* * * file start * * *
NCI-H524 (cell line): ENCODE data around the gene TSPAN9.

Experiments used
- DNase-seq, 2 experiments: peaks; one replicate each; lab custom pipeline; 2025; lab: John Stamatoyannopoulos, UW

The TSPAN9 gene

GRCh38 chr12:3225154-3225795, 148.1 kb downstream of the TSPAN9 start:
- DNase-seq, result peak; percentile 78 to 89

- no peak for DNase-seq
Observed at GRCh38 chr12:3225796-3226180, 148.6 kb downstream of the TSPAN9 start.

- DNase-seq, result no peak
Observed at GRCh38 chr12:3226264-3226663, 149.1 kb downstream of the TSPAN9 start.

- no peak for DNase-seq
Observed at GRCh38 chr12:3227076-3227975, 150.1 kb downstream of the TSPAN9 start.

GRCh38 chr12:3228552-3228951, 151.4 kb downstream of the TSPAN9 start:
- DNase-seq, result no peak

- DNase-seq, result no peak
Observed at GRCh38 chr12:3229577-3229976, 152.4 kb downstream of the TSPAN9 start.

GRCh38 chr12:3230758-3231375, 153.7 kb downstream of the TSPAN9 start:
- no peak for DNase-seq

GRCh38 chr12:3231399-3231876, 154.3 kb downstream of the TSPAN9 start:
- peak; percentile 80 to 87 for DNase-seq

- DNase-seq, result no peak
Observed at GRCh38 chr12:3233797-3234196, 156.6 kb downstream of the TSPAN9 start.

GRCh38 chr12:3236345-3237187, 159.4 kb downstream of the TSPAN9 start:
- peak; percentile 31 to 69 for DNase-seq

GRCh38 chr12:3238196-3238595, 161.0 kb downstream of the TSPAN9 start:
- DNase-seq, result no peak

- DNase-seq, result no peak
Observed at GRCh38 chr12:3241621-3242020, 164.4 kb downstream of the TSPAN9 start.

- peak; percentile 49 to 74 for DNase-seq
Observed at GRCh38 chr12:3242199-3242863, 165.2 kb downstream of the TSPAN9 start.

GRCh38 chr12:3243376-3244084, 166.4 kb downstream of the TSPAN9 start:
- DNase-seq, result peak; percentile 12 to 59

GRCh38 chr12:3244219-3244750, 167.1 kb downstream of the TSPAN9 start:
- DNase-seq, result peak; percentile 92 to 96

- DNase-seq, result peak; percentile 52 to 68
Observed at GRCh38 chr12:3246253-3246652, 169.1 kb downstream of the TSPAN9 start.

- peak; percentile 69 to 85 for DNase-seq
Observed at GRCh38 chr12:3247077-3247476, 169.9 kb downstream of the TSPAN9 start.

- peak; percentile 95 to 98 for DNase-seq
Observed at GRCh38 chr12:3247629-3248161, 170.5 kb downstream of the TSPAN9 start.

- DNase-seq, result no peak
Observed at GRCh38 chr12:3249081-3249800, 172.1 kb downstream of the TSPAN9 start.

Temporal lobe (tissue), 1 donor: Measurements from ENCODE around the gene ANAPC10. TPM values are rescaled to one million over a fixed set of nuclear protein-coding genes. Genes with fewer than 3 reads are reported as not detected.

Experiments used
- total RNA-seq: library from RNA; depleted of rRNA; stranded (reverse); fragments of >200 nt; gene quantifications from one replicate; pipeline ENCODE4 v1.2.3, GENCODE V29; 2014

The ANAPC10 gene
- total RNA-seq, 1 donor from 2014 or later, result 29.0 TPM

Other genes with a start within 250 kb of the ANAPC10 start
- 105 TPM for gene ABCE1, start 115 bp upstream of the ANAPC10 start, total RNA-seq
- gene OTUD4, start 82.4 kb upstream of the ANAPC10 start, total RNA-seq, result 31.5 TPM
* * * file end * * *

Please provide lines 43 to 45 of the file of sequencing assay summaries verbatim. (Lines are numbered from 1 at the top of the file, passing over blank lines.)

Temporal lobe (tissue), 1 donor: Measurements from ENCODE around the gene ANAPC10. TPM values are rescaled to one million over a fixed set of nuclear protein-coding genes. Genes with fewer than 3 reads are reported as not detected.

Experiments used
- total RNA-seq: library from RNA; depleted of rRNA; stranded (reverse); fragments of >200 nt; gene quantifications from one replicate; pipeline ENCODE4 v1.2.3, GENCODE V29; 2014